The impact of traffic on air quality is a significant contribution from Malta towards climate change.

Climate change is nature’s reaction to man-made pollution of the atmosphere. This is already manifesting itself through changes in temperatures, extended periods of drought and changes to rainfall patterns. The seasons at times seem to be inversed. It could get worse, much worse in fact.

The Coronavirus impact has introduced some much-needed breathing space for nature and natural forces, not only in Malta. There are significant lessons to be learnt in order to adjust our behaviour. When the full force of nature releases additional impacts of climate change, the coronavirus impacts would pale to insignificance. Is it not about time that we start listening to nature and act accordingly?

Published on The Malta Independent on Sunday : 29 March 2020

In-Natura m’għandhiex vot

Infrastruttura Malta hi insensittiva għal dak kollu li għandu x’jaqsam mal-ekoloġija. Ittrasformat trejqiet fil-widien u madwarhom f’toroq wisgħin bl-użu ta’ volumi kbar ta’ konkos kif għamlet fil-Wied Tal-Isqof u Wied is-Sewda. Dan ser ikollu impatt negattiv konsiderevoli fuq l-ambjent rurali, fuq il-komunitajiet rurali u fuq il-pajsaġġ.
Dawn it-trejqiet li ġew ittrasformati f’toroq, issa, inevitabilment ser ikunu użati minn iktar traffiku: il-problemi tat-traffiku ser ikunu trasferiti miż-żoni urbani għall-kampanja.

Il-widien huma parti integrali mill-eko-sistema tagħna, b’rikkezzi kbar ta’ bijodiversità. In-natura, li timla kull rokna tal-kampanja tagħna hi taħt theddida kontinwa. Mhux Infrastruttura Malta biss hi responsabbli għal dan.

L-eko-sistema taħdem f’sintonia kważi perfetta, b’rabta sħiħa bejn kull fjura u jew insett u l-bqija tal-madwar. L-ekoloġija ma żżidx biss mal-kuluri tal-pajsaġġ tagħna, imma hi l-bażi essenzjali tal-ħajja innifisha. Permezz ta’ diversi organiżmi li jistkennu fil-kampanja u l-widien in-natura tipprovdi servizzi essenzjali għall-agrikultura.

In-natura mhix dekorazzjoni tajba biss għar-ritratti, videos jew pitturi. Mhix qegħda hemm biex niggustawha.

Sfortunatament qed ngħixu f’dinja li ftit li xejn tagħti kaz ta’ dak kollu li m’għandux valur espress fi flus. Din hi r-raġuni ewlenija għan-nuqqas ta’ ħafna li jifhmu u japprezzaw l-importanza tal-ekoloġija fil-ħajja ta’ kuljum. Uħud ma għandhom l-ebda idea li aħna ma ngħixux f’ekonomija imma niffurmaw parti integrali minn eko-sistema!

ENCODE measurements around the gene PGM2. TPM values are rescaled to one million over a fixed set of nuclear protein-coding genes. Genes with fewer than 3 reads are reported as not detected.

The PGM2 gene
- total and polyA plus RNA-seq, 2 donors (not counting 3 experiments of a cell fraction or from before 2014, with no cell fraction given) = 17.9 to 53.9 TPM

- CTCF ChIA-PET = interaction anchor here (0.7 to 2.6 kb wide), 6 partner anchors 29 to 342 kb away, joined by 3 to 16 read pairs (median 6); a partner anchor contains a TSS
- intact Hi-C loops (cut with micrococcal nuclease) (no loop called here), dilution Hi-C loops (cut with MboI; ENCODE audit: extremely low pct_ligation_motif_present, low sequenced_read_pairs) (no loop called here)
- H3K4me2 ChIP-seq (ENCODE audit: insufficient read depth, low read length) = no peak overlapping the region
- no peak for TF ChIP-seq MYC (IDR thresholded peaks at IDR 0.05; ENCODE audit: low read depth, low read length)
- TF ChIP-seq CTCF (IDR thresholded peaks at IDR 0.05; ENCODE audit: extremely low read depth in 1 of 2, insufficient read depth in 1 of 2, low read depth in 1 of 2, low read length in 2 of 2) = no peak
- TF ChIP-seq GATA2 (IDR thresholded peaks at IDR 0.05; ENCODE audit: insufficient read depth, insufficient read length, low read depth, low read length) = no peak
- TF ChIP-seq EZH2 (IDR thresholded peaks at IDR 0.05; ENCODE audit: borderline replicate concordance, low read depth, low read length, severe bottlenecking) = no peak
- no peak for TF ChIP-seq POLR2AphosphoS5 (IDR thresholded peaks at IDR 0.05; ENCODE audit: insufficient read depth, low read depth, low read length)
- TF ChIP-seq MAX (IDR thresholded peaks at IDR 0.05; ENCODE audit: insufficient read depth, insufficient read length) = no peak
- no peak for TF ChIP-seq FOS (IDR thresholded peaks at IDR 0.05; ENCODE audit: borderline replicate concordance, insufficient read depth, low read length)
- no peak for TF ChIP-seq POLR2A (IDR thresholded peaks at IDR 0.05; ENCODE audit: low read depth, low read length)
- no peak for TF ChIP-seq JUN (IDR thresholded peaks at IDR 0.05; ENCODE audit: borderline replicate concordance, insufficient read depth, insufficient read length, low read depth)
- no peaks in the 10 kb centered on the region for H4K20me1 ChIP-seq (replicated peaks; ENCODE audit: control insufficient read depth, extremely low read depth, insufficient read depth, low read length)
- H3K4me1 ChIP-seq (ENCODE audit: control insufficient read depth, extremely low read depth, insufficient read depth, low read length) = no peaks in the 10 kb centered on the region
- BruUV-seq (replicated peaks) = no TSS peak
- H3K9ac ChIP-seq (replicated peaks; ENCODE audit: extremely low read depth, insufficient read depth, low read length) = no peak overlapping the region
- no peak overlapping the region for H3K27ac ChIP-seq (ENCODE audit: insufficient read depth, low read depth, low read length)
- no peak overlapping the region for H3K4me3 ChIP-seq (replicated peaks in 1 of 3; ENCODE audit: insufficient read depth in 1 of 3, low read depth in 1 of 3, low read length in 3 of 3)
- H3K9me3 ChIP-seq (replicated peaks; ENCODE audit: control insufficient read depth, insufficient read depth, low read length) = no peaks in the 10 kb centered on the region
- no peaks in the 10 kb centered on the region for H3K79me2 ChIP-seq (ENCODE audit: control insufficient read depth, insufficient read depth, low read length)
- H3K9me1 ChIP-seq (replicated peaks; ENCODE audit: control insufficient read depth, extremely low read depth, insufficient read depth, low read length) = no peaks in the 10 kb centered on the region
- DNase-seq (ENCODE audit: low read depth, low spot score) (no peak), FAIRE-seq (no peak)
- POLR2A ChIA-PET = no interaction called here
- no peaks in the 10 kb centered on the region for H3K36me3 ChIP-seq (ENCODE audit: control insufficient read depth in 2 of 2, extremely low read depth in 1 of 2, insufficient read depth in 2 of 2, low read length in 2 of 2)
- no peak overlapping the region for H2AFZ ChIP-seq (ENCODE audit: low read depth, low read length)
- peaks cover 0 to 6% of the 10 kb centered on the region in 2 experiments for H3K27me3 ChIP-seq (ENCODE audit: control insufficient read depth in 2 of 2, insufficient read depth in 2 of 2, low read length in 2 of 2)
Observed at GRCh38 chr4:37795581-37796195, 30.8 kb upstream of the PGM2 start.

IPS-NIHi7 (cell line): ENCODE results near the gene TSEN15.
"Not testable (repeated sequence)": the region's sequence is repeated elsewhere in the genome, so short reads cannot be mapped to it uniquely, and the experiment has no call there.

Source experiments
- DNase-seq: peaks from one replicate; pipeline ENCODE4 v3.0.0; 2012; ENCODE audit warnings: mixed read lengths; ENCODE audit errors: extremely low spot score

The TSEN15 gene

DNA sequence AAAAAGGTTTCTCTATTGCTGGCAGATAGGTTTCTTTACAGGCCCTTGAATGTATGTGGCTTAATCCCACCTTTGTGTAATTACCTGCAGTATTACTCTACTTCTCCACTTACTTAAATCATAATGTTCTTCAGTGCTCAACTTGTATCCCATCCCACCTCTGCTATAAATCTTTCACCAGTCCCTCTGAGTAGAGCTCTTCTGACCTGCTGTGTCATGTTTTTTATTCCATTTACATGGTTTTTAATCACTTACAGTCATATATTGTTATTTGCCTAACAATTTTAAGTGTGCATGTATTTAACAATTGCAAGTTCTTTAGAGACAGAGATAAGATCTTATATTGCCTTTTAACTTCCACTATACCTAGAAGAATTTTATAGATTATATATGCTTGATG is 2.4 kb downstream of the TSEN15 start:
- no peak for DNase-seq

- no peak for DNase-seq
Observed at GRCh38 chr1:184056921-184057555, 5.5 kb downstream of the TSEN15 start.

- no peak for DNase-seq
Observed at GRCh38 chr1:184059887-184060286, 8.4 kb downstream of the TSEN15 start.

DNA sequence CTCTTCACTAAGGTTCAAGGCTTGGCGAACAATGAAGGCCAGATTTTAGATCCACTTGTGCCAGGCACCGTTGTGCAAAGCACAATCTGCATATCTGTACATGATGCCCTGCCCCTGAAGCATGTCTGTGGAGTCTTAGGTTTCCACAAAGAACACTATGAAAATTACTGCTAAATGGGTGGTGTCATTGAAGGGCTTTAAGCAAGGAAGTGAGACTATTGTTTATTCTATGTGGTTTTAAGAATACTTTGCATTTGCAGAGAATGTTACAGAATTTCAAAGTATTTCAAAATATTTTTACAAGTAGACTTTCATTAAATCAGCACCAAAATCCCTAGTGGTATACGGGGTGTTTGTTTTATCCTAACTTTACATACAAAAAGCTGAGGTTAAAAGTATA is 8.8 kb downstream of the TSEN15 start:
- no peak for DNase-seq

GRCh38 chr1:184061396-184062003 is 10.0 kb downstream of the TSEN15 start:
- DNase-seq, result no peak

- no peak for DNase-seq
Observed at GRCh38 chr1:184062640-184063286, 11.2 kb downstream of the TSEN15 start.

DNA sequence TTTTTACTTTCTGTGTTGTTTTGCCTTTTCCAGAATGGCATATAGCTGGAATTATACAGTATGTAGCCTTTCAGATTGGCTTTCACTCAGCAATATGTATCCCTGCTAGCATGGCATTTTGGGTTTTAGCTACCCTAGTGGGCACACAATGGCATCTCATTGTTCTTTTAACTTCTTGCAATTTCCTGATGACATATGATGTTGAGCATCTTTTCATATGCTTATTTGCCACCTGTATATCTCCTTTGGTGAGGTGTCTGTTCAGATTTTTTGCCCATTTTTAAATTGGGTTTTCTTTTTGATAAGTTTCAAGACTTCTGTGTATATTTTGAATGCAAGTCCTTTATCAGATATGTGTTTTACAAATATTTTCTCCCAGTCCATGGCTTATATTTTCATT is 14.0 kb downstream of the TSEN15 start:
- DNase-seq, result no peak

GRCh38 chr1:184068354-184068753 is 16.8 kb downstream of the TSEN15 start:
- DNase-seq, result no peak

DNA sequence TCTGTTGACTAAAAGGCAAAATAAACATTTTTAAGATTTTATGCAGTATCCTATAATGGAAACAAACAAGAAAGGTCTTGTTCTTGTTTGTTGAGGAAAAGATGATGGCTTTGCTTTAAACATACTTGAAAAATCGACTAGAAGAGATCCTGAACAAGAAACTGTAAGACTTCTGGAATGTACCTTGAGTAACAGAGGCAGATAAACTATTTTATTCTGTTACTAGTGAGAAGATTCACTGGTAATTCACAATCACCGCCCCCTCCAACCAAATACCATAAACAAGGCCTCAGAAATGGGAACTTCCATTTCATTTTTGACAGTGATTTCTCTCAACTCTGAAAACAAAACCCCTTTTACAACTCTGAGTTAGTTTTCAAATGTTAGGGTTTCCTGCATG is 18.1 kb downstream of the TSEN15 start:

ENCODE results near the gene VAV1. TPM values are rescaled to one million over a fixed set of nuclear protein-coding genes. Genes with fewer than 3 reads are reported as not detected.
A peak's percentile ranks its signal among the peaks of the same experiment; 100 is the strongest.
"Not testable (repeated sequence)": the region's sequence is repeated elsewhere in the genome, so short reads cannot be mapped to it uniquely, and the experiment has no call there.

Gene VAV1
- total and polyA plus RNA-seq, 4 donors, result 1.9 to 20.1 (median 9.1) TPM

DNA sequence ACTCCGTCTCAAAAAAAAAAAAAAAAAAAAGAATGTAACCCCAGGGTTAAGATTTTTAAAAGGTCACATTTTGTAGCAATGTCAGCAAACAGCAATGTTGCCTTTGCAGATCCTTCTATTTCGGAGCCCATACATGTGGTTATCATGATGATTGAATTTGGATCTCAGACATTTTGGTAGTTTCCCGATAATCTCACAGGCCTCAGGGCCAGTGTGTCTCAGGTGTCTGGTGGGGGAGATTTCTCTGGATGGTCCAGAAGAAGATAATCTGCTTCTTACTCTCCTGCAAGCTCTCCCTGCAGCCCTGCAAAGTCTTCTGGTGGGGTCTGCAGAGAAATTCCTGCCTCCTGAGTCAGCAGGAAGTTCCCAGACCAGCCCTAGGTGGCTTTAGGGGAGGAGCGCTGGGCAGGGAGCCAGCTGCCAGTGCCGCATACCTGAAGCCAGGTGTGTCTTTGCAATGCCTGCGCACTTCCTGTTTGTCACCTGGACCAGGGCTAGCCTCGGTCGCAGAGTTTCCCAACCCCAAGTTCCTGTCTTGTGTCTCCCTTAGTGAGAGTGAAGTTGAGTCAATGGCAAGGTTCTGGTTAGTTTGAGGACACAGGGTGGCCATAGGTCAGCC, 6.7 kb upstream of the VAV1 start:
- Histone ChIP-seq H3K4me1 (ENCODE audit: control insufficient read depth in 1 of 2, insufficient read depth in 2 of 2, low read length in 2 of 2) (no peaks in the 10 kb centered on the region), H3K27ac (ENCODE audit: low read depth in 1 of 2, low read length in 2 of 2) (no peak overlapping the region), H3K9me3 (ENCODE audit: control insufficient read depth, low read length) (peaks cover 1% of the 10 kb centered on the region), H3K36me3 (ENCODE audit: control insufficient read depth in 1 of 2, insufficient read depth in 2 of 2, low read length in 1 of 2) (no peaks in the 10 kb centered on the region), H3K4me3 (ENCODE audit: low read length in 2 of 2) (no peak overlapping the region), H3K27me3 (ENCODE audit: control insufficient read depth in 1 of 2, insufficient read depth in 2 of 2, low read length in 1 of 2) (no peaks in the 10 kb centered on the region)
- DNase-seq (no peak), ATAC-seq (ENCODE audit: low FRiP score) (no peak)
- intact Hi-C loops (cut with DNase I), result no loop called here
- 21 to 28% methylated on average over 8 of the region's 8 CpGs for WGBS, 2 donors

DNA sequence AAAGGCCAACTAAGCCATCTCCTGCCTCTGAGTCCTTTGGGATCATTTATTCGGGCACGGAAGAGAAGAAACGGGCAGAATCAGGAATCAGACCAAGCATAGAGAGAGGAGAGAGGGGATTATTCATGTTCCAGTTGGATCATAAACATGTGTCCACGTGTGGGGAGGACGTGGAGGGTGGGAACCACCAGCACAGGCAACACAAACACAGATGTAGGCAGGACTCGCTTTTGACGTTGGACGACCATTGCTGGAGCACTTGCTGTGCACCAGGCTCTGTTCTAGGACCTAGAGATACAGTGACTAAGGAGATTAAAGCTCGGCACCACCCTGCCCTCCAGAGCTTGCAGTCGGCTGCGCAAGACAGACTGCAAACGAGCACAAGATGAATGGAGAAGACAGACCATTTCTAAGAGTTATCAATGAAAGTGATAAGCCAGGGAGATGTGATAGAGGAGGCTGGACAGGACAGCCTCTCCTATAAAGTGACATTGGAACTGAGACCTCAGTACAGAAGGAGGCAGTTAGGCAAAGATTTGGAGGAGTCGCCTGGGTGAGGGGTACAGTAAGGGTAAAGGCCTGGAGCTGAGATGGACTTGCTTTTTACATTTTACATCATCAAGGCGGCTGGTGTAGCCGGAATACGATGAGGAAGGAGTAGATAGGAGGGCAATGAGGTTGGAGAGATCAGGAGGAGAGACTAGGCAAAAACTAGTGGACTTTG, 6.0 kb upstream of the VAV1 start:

Fil-passat saru diversi attentati biex tiġi kkoreġuta din l-attitudni permezz ta’ studji li ippruvaw jikkwantifika il-valur ekonomiku tal-bijodiversità. Dan sar kemm fuq livell Ewropew kif ukoll minn pajjiżi individwali. Dawn l-istudji jesploraw u jippruvaw jikkwantifikaw kemm jiswa’ biex ikunu sostitwiti s-servizzi li n-natura tipprovdilna b’xejn għal erbgħa u għoxrin siegħa kuljum. L-ammont jitkejjel bil-biljuni.

Hemm ħtieġa li nifhmu li l-bniedem huwa dipendenti fuq is-servizzi li n-natura tipprovdilna l-ħin kollu bla ebda ħlas. Dawn jinkludu l-ilma, l-ħamrija u l-arja nadifa li qed isofru attakk frontali kontinwu minn dak li nsejħulu żvilupp.

Is-siġar qed jitqaċċtu biex jagħmlu l-wisgħa għall-kostruzzjoni bla rażan li għaddejja bħalissa. Dan jinkludi l-proġetti mhux meħtieġa ta’ toroq li qed iseħħu f’dan il-ħin.

Is-siġar huma rigal li tagħtina n-natura. Jagħtuna l-ossiġnu li mingħajru ma nieħdux nifs. Dan l-ossignu jipproduċuh billi jassorbu id-dijossidju tal-carbonju mill-atmosfera, u jżommu l-karbonju depositat fiz-zokk u l-friegħi tas-siġra. B’dan il-mod is-siġar jagħtuna żewġ servizzi essenzjali bla ħlas: l-ossiġnu biex nieħdu n-nifs u depożitu naturali għall-karbonju. Dawn is-servizzi huma l-alternattivi naturali għat-teknoloġija magħrufa bħala “carbon capture technology” li tiswa’ l-miljuni. In-natura tipprovdilna alternattiva u aħna din ninjorawha. Huwa servizz bla ħlas u allura mhuwiex apprezzat. It-tibdil fil-klima huwa (in-parti) riżultat ta’ diforestazzjoni fuq skala kbira, akkumulata tul is-snin.

Aħna niddependu fuq in-natura ferm iktar milli niddependu fuq l-ekonomija. Imma fil-waqt li ninkwetaw meta pajjiżna jiffaċċja żbilanċ finanzjarju, ħafna jinjoraw l-iżbilanċ ambjentali li qiegħed isir dejjem iktar agħar milli qatt kien. Li nindirizzaw dan l-iżbilanċ ambjentali huwa essenzjali qabel ma jkun tard wisq. Mhux kulħadd hu konxju li ħadd ma hu ser jagħmlilna tajjeb għal dan l-iżbilanċ. Ma hemm l-ebda bale-out għal dan l-iżbilanċ!

Għandna Ministru tal-Kabinet li hu responsabbli mill-Iżvilupp Sostenibbli. Sfortunatament, kif ngħidu, lanqas jaf x’laqtu! Bħala riżultat ta’ dan hu ovvju li hawn nuqqas ta’ strateġija ta’ sostenibilità fis-settur pubbliku kollu.

L-impatt ta’ dan kollu jinħass fit-tul. Ma jidher li hemm l-ebda għaġla, għax in-natura m’għandiex vot. Imma dawk minna li għandhom vot għandna responsabbiltà etika li naġixxu f’isimha. Dak li tagħmel Alternattiva Demokratika.